By: KDKA-TV News Staff
PITTSBURGH (KDKA) — Duquesne University says a professor has been placed on paid leave after a video posted to social media showed him using a racial slur during an online class.READ MORE: Pittsburgh Police Investigating Threat Made Toward Pittsburgh Central Catholic
Professor Gary Shank was heard using the n-word three times and telling students they had permission to use it. Shank said he was only doing so “to demonstrate a point.”READ MORE: 'You Are Not Alone:' Mother Of Domestic Violence Victim Challenging Men To Speak Up
In a statement, Duquesne says effective Friday, “that faculty member in the video is on paid leave, pending investigation.”
“He is not teaching. As this is a personnel matter, further specifics cannot be discussed, but another professor is taking over the course,” Duquesne said in a statement.MORE NEWS: State Senator Pat Stefano Introduces Legislation To Expand Pennsylvania's Castle Doctrine Law
School of Education Dean Gretchen Generett sent the following letter to students about the incident:
“I am writing this afternoon to let you know that I am aware of what transpired in your class yesterday and to offer my sincere apologies to you for what you experienced. I learned about this incident from students who emailed their advisor. I am also aware that a student emailed the professor directly. I understand that sending those emails was not easy and I want to thank students for using their voices to share the troubling and disturbing language that was used by your professor in class.
“To be clear, I believe that there is never a time, pedagogically or otherwise, for a professor to create a hostile learning environment. I know this from my experience as a student, a professor, and now as Interim Dean of the School of Education. Using the ‘N word’ or seemingly encouraging students to use that word is not in keeping with the mission of the University, the School of Education, or the Pennsylvania Department of Education.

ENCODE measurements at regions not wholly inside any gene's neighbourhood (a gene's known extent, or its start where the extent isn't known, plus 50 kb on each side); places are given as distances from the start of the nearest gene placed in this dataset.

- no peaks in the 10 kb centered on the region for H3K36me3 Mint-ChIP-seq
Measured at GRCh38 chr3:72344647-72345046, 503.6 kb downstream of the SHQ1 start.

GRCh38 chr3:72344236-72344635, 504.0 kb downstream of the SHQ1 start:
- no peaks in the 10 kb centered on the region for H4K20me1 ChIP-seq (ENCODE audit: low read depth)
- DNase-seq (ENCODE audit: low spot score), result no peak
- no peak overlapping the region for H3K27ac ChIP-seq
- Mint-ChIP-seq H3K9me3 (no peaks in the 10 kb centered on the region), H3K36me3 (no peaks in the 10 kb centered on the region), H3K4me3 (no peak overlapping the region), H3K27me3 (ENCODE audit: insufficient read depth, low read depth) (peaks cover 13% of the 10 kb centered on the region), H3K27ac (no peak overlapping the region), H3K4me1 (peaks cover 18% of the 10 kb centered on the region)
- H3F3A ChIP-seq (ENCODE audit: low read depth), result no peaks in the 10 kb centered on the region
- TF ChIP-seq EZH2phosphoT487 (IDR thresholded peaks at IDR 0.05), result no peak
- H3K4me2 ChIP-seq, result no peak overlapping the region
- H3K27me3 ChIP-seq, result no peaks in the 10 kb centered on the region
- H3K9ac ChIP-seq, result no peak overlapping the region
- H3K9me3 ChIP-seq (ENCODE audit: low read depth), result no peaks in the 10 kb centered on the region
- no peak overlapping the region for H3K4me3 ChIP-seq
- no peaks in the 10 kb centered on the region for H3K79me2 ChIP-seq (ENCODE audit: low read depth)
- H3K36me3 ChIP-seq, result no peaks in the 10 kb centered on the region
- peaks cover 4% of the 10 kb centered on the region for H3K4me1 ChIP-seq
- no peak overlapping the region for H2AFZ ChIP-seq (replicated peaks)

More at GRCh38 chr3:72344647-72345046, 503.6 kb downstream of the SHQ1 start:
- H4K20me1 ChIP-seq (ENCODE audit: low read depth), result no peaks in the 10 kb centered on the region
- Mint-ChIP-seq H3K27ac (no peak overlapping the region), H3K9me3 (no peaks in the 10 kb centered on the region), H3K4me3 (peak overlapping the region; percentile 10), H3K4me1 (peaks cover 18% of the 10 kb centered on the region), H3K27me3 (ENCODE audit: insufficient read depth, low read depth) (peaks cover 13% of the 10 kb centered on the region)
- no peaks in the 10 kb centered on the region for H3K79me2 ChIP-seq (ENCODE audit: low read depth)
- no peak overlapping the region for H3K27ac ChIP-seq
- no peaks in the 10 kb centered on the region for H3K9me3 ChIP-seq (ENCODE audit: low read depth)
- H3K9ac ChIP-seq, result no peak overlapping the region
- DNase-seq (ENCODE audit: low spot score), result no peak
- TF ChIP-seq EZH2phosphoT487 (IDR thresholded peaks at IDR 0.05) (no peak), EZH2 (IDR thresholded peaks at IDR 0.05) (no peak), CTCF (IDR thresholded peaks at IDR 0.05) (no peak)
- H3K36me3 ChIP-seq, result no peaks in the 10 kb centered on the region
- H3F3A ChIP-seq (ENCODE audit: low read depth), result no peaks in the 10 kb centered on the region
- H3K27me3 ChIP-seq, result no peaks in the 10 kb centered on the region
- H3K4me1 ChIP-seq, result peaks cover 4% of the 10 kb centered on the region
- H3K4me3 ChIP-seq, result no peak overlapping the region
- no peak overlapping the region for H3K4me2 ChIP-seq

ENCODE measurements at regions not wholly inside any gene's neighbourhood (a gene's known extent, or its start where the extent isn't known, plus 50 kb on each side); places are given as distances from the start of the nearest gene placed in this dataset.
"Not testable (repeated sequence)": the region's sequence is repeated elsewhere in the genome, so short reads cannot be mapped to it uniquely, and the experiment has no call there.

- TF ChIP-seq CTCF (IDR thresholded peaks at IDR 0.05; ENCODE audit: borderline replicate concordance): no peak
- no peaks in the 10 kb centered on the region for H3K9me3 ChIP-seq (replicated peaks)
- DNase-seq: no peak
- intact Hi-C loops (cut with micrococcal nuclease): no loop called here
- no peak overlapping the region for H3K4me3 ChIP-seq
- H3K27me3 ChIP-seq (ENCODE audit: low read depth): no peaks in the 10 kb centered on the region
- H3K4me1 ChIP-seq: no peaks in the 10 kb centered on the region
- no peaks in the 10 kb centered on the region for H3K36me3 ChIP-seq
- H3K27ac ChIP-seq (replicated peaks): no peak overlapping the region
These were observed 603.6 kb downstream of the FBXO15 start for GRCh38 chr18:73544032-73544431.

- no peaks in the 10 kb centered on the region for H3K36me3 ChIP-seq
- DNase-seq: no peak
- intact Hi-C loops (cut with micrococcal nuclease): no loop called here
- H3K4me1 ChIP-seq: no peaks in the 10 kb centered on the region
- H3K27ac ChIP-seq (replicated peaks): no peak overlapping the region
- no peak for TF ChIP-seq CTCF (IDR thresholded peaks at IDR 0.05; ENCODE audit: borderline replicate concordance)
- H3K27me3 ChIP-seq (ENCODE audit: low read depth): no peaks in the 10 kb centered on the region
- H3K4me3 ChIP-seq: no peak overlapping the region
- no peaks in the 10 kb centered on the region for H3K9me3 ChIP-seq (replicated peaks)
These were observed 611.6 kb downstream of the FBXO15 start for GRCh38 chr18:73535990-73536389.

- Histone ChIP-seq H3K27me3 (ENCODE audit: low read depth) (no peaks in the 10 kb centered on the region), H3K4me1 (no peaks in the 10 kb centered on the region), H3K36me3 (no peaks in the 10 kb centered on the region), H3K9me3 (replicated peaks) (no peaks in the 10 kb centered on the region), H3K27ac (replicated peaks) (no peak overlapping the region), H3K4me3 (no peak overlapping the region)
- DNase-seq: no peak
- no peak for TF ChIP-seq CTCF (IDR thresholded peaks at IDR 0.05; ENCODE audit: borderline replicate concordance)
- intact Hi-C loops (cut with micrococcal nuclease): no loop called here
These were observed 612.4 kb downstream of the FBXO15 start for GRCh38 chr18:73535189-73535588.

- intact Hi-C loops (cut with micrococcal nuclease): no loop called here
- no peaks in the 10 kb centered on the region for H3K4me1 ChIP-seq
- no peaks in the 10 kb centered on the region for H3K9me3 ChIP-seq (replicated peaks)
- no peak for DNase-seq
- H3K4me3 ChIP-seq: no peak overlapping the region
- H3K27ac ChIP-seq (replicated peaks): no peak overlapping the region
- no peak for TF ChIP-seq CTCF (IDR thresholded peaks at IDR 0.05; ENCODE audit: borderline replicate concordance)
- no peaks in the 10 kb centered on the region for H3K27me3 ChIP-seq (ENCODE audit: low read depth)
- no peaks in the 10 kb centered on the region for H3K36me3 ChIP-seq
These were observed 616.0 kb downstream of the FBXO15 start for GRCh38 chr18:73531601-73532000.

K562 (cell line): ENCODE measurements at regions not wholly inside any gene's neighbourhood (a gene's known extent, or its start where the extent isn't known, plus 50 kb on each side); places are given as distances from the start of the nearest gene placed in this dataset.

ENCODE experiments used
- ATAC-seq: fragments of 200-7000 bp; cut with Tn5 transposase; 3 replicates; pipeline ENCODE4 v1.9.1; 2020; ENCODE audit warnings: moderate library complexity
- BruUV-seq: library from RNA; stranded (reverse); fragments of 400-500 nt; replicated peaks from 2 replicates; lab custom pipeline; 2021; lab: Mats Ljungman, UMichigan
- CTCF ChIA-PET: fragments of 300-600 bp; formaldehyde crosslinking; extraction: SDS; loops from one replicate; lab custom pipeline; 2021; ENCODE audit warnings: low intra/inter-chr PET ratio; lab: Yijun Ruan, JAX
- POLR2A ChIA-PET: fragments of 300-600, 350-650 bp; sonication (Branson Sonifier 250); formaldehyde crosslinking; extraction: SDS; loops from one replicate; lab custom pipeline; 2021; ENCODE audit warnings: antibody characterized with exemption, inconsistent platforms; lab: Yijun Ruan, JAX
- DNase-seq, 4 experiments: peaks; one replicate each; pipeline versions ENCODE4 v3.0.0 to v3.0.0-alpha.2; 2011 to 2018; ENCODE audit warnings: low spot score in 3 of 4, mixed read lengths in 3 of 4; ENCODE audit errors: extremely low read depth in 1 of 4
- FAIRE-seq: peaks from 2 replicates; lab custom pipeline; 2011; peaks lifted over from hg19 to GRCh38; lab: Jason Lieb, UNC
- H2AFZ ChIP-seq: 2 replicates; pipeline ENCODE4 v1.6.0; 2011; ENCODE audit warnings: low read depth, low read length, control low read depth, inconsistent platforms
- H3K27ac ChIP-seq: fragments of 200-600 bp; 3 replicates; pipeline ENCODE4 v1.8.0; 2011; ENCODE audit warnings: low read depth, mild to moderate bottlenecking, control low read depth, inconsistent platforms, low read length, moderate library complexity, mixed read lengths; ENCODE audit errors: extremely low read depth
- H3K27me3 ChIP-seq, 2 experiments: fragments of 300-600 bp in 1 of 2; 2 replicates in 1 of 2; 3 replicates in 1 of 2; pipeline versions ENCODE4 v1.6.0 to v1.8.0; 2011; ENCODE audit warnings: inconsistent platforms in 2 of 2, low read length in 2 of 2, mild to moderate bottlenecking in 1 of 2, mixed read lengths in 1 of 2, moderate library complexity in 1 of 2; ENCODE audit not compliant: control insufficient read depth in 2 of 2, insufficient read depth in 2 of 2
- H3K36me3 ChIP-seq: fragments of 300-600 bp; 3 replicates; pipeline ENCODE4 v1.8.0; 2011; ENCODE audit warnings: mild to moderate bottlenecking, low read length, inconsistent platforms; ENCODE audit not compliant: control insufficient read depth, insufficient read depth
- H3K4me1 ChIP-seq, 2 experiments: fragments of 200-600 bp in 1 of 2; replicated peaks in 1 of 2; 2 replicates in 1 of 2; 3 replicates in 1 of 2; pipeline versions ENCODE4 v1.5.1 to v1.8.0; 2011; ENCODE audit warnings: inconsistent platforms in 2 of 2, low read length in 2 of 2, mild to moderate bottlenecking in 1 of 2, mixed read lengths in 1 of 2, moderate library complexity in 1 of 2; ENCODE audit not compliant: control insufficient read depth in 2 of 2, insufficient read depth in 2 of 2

“As a professor in the Leading Teaching Program here in the School of Education, I often speak about teachable moments. This is one of them. As an educator, you should always be mindful of the impact of your actions on the students you are obligated by the profession to teach. Your intentions are of no consequence when a student’s learning is disrupted by what you believe to be okay. Your actions are what students will remember.
“Please know that this matter is being taken very seriously by School of Education leadership, and please feel free to reach out to us if you have any ongoing questions or concerns.”
Duquesne University takes very seriously our work in creating an inclusive environment.”